7th September 2021
As a new term begins, everyone will be relieved that schools are returning with some normality. Pre-pandemic, mental health issues were reported in around one in 6 young people. Post-pandemic evidence suggests that more children than ever are battling anxiety and depression.
Although many pupils will be excited to return to classrooms, there will be some for whom the sudden return to classroom life will be a struggle. We’ve shared the below tips to help teachers spot the signs of mental health concerns in children and young people, as well as where to go if you need help and support with dealing with any mental health or wellbeing issues raised in your class.
START THE CONVERSATION
It’s vital for both adults and children to talk about mental health, both at home and in school. Creating a culture of openness and frank discussion around mental health issues will make it easier for students to come forward when they are struggling. Older children especially need to be aware of the types of feelings and anxieties they might encounter during puberty and beyond. Talking about feelings and ways to find help for depression, suicidal feelings and self-harm, in a safe setting with a teacher, gives children the language they need to vocalise their own thoughts and creates confidence to talk if they need to.
READ MORE: How To Have A Mentally Healthy Classroom
Spot Behavioural Changes
Unlike adults, children are less able to hide their feelings and can exhibit more severe changes in behaviour when faced with mental health issues, especially if they aren’t sure what’s happening to them. If pupils are struggling with their mental health, they might display unusual behaviour, lash out more than normal, or struggle in areas they were previously confident in. Keep an eye out for:
Spotting these signs in classrooms isn’t easy. Getting to know your pupils and their usual patterns of behaviour will help you to recognise if something changes. Changes can be subtle – you might find a pupil only exhibits worrying behaviour in high-stress situations. Knowing what is ‘normal’ for each individual will help you to quickly provide support, signpost the pupil to an appropriate service or, if needed, raise the issue with another member of staff.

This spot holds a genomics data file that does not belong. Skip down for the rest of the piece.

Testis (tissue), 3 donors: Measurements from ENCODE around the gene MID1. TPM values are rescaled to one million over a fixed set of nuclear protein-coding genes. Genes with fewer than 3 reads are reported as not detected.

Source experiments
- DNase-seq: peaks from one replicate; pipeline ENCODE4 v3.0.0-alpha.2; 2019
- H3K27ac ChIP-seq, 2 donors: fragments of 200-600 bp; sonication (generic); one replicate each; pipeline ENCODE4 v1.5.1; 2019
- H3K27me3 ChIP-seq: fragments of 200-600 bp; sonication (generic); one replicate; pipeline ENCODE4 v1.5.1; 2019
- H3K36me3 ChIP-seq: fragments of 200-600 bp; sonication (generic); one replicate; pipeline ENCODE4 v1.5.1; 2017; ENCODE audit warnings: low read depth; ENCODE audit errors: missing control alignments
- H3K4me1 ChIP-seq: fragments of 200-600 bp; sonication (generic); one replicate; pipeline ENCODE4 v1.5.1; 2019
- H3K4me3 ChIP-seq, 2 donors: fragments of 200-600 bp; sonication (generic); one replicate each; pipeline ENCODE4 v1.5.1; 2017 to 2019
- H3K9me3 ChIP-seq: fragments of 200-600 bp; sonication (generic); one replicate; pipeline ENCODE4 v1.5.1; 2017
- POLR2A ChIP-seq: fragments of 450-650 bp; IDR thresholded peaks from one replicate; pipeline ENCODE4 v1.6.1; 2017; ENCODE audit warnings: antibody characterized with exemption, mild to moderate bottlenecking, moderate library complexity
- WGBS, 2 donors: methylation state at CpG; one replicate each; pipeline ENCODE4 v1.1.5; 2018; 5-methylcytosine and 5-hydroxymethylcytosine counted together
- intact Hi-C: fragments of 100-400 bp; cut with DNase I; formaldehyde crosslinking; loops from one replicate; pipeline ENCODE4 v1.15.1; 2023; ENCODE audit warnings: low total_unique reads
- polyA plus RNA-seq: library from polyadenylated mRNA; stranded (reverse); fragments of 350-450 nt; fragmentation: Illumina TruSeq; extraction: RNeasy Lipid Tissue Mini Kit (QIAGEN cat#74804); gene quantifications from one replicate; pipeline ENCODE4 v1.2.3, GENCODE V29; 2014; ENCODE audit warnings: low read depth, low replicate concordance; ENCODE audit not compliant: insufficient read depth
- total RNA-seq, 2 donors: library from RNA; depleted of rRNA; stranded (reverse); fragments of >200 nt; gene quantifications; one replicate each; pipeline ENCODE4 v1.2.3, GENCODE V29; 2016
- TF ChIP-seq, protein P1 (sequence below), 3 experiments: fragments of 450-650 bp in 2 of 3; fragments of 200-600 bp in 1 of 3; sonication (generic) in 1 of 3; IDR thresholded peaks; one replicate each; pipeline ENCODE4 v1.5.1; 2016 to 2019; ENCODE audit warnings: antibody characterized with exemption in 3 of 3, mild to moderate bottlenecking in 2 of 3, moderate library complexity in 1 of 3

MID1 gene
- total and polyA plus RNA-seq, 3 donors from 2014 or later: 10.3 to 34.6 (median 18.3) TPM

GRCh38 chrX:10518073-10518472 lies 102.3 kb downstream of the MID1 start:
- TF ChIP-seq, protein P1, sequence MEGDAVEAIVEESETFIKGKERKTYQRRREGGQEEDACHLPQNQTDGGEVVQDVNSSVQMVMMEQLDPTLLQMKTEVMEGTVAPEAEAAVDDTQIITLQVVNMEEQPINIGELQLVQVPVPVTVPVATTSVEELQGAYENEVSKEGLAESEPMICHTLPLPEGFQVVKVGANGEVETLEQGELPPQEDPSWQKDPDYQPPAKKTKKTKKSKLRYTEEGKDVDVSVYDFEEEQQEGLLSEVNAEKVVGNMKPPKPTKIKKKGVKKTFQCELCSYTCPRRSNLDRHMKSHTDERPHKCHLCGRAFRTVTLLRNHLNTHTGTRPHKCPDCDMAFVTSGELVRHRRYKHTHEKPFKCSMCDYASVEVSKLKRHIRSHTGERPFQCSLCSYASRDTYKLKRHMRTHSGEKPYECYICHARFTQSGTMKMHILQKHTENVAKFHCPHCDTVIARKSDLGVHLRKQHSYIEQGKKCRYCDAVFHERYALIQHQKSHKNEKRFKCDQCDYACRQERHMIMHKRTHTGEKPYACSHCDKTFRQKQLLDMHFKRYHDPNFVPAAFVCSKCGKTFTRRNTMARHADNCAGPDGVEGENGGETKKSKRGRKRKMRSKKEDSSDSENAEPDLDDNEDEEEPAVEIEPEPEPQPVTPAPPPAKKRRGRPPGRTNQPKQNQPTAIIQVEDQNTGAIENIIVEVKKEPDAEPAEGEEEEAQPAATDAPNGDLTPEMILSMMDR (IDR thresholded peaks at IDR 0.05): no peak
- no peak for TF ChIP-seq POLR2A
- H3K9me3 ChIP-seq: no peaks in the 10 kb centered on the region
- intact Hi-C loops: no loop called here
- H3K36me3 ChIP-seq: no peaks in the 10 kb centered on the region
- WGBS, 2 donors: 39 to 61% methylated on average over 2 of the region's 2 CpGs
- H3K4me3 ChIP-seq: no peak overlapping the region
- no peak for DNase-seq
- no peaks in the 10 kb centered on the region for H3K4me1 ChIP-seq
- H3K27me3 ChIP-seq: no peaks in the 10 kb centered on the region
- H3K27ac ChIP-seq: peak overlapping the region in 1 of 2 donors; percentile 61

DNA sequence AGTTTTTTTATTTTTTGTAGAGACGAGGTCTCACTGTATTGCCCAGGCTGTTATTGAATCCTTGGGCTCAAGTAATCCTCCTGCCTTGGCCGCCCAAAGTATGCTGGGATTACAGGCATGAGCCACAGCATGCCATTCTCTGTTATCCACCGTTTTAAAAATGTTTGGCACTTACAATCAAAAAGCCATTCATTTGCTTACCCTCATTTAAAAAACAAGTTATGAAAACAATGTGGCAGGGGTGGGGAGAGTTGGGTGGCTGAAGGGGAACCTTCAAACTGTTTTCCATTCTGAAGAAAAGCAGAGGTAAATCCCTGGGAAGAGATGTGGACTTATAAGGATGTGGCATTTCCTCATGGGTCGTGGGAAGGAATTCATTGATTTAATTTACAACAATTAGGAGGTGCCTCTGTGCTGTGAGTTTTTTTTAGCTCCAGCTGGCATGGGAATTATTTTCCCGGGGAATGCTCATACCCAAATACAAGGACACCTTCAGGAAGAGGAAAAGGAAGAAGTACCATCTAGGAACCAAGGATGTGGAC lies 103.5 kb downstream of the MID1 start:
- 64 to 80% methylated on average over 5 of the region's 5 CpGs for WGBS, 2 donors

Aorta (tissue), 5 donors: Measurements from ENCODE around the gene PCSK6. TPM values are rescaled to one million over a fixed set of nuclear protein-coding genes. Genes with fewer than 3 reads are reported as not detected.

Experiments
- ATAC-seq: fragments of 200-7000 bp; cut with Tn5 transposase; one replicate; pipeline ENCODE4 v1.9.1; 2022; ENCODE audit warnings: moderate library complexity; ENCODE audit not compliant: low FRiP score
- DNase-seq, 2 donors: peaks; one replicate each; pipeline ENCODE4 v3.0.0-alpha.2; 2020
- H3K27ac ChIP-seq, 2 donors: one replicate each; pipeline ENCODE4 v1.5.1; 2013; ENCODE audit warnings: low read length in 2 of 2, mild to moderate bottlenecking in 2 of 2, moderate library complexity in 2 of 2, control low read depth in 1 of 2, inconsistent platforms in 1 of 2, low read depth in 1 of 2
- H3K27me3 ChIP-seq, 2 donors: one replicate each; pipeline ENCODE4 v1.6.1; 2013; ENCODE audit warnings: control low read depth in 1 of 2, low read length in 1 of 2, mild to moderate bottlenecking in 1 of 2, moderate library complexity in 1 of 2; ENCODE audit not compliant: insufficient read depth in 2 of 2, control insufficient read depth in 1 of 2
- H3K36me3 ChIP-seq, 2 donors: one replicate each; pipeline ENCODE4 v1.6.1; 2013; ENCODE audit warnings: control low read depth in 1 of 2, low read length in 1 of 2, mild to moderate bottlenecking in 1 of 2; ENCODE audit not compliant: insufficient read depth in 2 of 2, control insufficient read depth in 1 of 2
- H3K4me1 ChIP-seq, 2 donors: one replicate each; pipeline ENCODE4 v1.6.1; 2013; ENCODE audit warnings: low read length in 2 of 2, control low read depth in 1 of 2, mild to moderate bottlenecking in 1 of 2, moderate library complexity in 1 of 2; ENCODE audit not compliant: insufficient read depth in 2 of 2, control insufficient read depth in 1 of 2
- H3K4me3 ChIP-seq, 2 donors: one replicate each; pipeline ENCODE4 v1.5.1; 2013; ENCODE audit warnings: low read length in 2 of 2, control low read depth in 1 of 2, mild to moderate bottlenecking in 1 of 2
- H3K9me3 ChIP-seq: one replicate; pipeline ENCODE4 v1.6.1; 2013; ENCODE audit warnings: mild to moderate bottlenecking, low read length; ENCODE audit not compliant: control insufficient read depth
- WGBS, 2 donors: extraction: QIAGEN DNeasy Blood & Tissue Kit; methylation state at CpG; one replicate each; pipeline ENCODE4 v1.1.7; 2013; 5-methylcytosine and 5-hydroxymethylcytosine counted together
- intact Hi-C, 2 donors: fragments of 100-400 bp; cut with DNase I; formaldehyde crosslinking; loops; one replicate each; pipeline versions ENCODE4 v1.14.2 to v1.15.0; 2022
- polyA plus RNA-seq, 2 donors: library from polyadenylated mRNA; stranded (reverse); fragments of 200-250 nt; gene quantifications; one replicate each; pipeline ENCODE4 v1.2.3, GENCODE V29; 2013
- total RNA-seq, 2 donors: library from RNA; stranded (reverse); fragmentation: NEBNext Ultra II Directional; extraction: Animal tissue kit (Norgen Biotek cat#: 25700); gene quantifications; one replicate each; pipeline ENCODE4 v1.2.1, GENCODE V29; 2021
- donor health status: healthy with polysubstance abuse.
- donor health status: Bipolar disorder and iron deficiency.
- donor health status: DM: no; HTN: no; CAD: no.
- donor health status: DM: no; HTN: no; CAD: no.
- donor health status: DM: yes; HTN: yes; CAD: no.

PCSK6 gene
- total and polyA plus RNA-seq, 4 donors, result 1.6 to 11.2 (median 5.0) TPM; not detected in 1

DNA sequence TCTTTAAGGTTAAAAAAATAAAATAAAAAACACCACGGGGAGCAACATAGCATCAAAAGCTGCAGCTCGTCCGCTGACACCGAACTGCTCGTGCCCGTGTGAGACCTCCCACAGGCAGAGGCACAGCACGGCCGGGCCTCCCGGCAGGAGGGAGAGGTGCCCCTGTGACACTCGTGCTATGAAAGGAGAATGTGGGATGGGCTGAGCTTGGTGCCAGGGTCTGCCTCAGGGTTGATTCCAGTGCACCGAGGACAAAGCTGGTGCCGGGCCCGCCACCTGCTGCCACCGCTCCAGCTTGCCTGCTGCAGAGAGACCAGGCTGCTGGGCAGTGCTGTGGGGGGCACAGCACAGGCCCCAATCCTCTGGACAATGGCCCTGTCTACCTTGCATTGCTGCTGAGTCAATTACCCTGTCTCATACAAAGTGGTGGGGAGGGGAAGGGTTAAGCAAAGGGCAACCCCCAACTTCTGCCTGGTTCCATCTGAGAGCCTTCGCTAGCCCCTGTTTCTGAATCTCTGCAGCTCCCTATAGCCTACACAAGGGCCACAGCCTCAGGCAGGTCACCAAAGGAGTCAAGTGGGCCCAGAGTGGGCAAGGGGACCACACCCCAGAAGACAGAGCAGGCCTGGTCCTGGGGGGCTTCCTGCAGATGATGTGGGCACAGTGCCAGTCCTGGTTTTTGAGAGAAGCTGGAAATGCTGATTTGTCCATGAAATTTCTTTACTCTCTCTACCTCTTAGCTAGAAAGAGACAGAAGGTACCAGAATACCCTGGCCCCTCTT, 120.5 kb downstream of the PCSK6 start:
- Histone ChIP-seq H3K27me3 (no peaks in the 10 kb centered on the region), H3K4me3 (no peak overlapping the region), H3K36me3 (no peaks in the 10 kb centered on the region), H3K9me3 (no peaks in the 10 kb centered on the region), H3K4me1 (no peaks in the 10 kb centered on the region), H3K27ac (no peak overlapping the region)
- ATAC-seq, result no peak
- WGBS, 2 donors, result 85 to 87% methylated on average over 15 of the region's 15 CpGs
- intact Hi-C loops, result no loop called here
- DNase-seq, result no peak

EQUIP YOURSELF WITH KNOWLEDGE
Knowledge and research available around mental health improves every day. Receiving appropriate training on spotting and managing mental health within the classroom will improve your career as well as give you all the tools you need to address the mental health needs of the pupils that you teach.
We recommend our partners, Creative Education and their collection of short courses and pathways around mental health, among many other topics. Their courses are designed by true education experts, with years of experience. Here are a few suggestions for teachers looking to improve their knowledge around mental health issues in schools:
There’s plenty of other options too – don’t forget, if you are registered with Engage Education, you get free-forever access to Creative Education’s library. Find out more about this great perk here.
Connect With Local Services
Most areas have various services for young people and their parents to access mental health help when needed. Connecting with your local drug rehabilitation services, youth clubs and charities that support young people in the area will mean you always have somewhere to go if you need help or confidential advice. Many charities around young peoples mental health offer school services such as talks or workshops which are worth looking at if you feel your class could benefit. Raising money for local mental health charities as part of your school’s wider fundraising will also reinforce the importance of their work and raise their profile among your pupils.
The Princes Trust have a fantastic list of charities that help young people, organised alphabetically from Anxiety UK to Young Minds.
If you are working in the UK, your school will probably have a procedure for supporting children that are struggling. Speaking to your mentor or Head Of Department is always the best place to start. Being a listening ear is the best piece of advice that many of our teachers have given. If it seems that a pupil needs to talk, making time for them to express their worries will give you a better insight into whether the situation will pass naturally or is part of something bigger and more serious. Always confide in a mentor or senior member of staff if you are genuinely worried about a pupil.
Finally, make sure you look after your own mental health. To be the most helpful and supportive to others suffering, you need to maintain your own health and wellbeing. Find ideas and support especially for teachers at Education Support – a charity dedicated to positive mental health in the teaching community.
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